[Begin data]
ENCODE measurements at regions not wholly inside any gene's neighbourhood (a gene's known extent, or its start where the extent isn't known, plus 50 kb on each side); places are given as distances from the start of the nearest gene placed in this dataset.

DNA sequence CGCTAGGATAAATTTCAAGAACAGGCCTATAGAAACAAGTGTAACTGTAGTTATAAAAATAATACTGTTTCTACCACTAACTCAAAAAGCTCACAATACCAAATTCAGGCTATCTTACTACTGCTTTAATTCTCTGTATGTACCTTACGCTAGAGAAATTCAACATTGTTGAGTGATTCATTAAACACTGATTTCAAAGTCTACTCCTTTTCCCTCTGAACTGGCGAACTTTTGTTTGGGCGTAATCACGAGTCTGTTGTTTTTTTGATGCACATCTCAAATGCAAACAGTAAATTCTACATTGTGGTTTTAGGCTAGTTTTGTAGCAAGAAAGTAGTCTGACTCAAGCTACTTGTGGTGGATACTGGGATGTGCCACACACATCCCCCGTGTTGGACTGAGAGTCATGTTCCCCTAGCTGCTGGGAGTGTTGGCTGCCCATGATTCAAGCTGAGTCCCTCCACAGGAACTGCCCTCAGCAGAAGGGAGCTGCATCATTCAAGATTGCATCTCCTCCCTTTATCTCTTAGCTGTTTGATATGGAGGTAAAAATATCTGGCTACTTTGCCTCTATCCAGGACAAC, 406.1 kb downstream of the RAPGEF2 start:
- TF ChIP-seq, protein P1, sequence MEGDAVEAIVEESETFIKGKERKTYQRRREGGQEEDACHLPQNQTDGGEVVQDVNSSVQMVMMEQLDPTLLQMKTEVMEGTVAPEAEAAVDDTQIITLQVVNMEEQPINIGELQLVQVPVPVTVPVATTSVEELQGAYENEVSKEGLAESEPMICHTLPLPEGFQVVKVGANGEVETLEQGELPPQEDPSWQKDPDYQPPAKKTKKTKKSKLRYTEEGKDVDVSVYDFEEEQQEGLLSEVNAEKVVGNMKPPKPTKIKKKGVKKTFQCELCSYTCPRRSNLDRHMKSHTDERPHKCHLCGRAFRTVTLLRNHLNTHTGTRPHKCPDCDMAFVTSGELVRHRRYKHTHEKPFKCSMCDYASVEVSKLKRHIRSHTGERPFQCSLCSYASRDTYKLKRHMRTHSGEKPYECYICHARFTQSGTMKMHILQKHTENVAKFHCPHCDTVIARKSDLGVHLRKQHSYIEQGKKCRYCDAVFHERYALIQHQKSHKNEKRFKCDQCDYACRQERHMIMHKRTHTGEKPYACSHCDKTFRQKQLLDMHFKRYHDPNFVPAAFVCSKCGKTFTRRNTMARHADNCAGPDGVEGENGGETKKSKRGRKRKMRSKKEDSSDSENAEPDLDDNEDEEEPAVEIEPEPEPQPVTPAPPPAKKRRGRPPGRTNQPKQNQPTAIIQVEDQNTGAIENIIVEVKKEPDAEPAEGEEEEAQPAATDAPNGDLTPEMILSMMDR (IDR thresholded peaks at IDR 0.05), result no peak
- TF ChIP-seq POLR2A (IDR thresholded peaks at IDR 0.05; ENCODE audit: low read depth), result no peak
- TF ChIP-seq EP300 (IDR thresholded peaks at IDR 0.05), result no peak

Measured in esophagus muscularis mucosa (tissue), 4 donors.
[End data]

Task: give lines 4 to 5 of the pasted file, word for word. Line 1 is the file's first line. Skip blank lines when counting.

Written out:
- TF ChIP-seq POLR2A (IDR thresholded peaks at IDR 0.05; ENCODE audit: low read depth), result no peak
- TF ChIP-seq EP300 (IDR thresholded peaks at IDR 0.05), result no peak